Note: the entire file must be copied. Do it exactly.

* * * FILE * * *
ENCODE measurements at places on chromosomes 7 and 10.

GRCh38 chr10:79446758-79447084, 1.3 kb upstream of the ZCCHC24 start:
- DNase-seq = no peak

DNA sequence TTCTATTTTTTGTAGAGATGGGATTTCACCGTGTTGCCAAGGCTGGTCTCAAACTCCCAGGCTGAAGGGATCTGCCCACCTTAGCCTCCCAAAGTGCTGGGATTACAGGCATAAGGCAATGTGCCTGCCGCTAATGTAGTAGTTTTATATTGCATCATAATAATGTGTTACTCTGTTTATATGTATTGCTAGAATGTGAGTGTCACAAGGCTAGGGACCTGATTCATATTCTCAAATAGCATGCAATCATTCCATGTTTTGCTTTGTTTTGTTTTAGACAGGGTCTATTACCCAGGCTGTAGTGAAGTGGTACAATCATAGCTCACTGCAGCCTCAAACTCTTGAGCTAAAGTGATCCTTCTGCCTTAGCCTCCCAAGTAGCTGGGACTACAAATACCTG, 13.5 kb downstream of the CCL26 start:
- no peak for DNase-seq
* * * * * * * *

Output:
ENCODE measurements at places on chromosomes 7 and 10.

GRCh38 chr10:79446758-79447084, 1.3 kb upstream of the ZCCHC24 start:
- DNase-seq = no peak

DNA sequence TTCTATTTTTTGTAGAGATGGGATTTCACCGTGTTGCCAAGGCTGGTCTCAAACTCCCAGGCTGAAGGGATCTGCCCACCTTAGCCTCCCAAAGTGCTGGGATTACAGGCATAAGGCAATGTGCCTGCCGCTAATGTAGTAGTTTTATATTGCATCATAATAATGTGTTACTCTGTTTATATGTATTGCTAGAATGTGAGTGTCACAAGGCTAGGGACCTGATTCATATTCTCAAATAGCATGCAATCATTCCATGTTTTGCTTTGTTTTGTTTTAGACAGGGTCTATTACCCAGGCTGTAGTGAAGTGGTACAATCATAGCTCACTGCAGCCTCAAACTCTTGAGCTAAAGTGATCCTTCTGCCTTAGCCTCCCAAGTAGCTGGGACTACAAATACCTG, 13.5 kb downstream of the CCL26 start:
- no peak for DNase-seq